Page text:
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Free tool boosts productivity with an email pause button

Quick question: what is the easiest way to find yourself derailed at work? Most of us will cite email as a reason our day gets out of order, so this tool puts a stop to it without you having to kick your email addiction.

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inbox pause

inbox pause

Boost productivity, reject distractions

If you’re the type of person who gets distracted easily, email notifications are the bane of your work existence. When you’re trying to finish a rush project due at the end of the day and an email pops up, it diverts your attention away from the task at hand and sets you farther behind. Email is a useful method of office communication, but there are times when you want to actually get work done as opposed to being bombarded with emails you’re copied on but don’t actually need to be. So how do you find a happy medium?

It’s obvious that you can’t simply do away with checking email because there are times when your input is needed in order for something to move forward. But if you’re heading home for the evening or going on vacation, you may want emails to be less of a priority. But how can you zen out when your desktop or phone screen is filled with email notifications? Google Chrome extension, Inbox Pause, lets users pause the receipt of emails during times that they want to relax, or if at work, block off time where they can focus on a project with no email interruptions.

How Pause Inbox works

Once the extension is installed, a blue pause button appears in the toolbar. Users press the button and any emails received will move to a new label (for example September 12th Paused Emails). Once you’re ready to receive email again, click “unpause” and the emails you received during the break will move into your inbox.

Of course there are other ways to stop constant checking of emails, like minimizing the screen or turning off email notifications on your phone. But for those who still feel tempted to take a peak, Inbox Pause is a great option because it delays any emails coming into your inbox and holds them in a separate folder that users won’t be able to see until they unpause the extension. With no new emails to check, users can focus on work tasks or enjoy dinner with a loved without being distracted.

Having constant access to work conversation is ideal for staying up to date, but for the times when you need to drill down and focus, consider putting your emails on pause to add some uninterrupted time back into your day.

Bonus: Inbox Pause comes to you from the makers of Boomerang for Gmail, which most AGBeat team members actually use every day.

Destiny Bennett is a journalist who has earned double communications' degrees in Journalism and Public Relations, as well as a certification in Business from The University of Texas at Austin. She has written stories for AustinWoman Magazine as well as various University of Texas publications and enjoys the art of telling a story. Her interests include finance, technology, social media...and watching HGTV religiously.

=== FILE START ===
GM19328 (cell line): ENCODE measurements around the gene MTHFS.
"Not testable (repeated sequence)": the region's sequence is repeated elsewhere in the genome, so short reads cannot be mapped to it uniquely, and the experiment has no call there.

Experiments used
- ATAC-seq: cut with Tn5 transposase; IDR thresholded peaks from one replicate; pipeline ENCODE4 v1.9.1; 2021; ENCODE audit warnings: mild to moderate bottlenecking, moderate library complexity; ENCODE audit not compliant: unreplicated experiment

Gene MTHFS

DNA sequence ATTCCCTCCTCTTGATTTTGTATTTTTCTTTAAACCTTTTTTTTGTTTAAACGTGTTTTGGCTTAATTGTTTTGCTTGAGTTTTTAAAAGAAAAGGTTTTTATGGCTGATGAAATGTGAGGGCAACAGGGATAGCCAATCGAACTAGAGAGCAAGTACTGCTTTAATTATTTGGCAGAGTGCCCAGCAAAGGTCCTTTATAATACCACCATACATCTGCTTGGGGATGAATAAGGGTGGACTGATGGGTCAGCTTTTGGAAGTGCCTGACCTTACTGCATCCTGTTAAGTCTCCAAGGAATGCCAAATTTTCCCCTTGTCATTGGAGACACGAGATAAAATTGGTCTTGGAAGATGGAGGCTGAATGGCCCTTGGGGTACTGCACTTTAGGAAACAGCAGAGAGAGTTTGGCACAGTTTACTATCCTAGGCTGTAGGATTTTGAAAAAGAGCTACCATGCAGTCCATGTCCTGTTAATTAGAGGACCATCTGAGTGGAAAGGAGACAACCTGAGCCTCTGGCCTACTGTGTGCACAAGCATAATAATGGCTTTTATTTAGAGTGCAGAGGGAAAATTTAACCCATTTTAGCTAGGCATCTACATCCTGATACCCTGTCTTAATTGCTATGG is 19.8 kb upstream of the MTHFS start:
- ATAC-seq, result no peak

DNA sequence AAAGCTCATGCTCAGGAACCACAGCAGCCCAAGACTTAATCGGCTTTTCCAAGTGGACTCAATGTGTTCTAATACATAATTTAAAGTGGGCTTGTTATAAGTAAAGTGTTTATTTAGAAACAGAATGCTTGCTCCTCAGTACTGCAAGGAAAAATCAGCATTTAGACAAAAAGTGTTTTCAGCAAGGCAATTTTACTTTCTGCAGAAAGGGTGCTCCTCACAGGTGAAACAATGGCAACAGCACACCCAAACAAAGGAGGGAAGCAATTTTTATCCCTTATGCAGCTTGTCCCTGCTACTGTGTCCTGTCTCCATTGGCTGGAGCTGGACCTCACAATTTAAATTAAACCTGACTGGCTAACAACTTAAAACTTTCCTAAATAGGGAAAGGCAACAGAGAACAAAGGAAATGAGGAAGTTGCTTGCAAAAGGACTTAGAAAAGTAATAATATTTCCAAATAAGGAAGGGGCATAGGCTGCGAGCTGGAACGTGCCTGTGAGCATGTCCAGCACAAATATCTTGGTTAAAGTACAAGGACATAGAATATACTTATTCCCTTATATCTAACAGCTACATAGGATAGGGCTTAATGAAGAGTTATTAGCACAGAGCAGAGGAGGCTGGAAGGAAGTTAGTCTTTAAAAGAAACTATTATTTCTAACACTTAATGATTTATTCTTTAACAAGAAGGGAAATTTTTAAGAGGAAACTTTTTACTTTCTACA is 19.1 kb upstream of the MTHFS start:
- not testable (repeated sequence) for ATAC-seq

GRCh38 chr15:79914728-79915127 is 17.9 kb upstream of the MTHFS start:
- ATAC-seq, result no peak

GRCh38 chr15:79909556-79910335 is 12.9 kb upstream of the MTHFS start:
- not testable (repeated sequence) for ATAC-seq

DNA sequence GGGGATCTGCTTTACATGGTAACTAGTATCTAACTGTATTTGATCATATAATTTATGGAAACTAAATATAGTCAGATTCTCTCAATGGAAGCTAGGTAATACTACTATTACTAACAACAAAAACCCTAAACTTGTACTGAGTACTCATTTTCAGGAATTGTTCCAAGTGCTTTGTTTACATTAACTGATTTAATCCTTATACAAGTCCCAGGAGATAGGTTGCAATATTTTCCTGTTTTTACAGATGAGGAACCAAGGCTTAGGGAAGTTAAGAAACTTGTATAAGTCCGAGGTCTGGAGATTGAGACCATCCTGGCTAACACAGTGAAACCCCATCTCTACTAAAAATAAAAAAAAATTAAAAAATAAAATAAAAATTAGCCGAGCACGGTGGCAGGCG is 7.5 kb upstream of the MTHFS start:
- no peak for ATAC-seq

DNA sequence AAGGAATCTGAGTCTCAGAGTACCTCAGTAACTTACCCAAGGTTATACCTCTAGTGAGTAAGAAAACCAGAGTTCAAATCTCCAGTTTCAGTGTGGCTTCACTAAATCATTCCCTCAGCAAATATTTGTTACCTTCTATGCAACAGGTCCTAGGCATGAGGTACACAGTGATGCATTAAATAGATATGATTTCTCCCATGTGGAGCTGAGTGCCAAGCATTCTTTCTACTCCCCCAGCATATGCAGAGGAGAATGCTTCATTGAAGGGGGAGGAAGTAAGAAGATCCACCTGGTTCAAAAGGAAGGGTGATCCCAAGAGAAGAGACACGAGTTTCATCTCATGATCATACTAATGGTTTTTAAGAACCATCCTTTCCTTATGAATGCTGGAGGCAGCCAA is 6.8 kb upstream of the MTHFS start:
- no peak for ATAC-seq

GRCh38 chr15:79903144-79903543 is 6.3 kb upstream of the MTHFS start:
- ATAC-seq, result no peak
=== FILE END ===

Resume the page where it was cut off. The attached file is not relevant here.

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3 Comments

3 Comments

  1. Tinu

    September 11, 2012 at 9:42 pm

    OMG pause all the things! There should be a pause for Every tool that feels it’s super important to tell you what has happened in the last nanosecond since you looked away.

  2. justinw1631

    October 10, 2012 at 10:51 pm

    Google’s Gmail has also some useful tricks that can improve email productivity, if you have the time to discover it you may go to this blog (https://biz30.timedoctor.com/hidden-gmail-labs-feature-that-will- massively-boost-your-email-productivity/). I just learned it and will look forward to apply them in my work.

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Not just for gaming: How virtual reality can save PTSD patients

(TECH NEWS) Thanks to its ability to simulate situations safely, virtual reality technologies are proving effective in therapy for PTSD patients.

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Woman wearing a VR headset in warm sunny lighting, PTSD patients treatment

Over the last year, a great many people have developed a new and sometimes dangerous relationship with a new emotional state, anxiety. I know that personally I’d never had a panic attack in my life until the middle of the pandemic. For many these emotions have taken the form of actual disorders. Actual mental influences which affect everyday life on a large scale. One of the most common forms of which is PTSD.

This disorder has many different aspects and can affect people in a number of different and debilitating ways. Finding treatments for PTSD patients and other anxiety disorders – especially treatments that don’t involve drugging people into oblivion has been difficult.

A lot of these disorders require exposure therapy. Putting people back into similar situations which caused the original trauma so that their brains can adjust to the situation and not get stuck in pain or panic loops. But how do you do that for things like battlefield trauma. You can’t just create situations with gunfire and dead bodies! Or can you?

This is where VR starts coming in. Thanks to the falling cost of VR headsets, noted by The Economist, psychologists are more capable of creating these real world situations that can actually help people adjust to their individual trauma.

One therapist went so far as to compare it to easy access opioids for therapy. This tool is so powerful that of the 20 veterans that they started with, 16 of them no longer qualify for the categories of PTSD. That’s a 75% success rate with an over-the-counter medicine. I can think of antihistamines and painkillers that aren’t that good.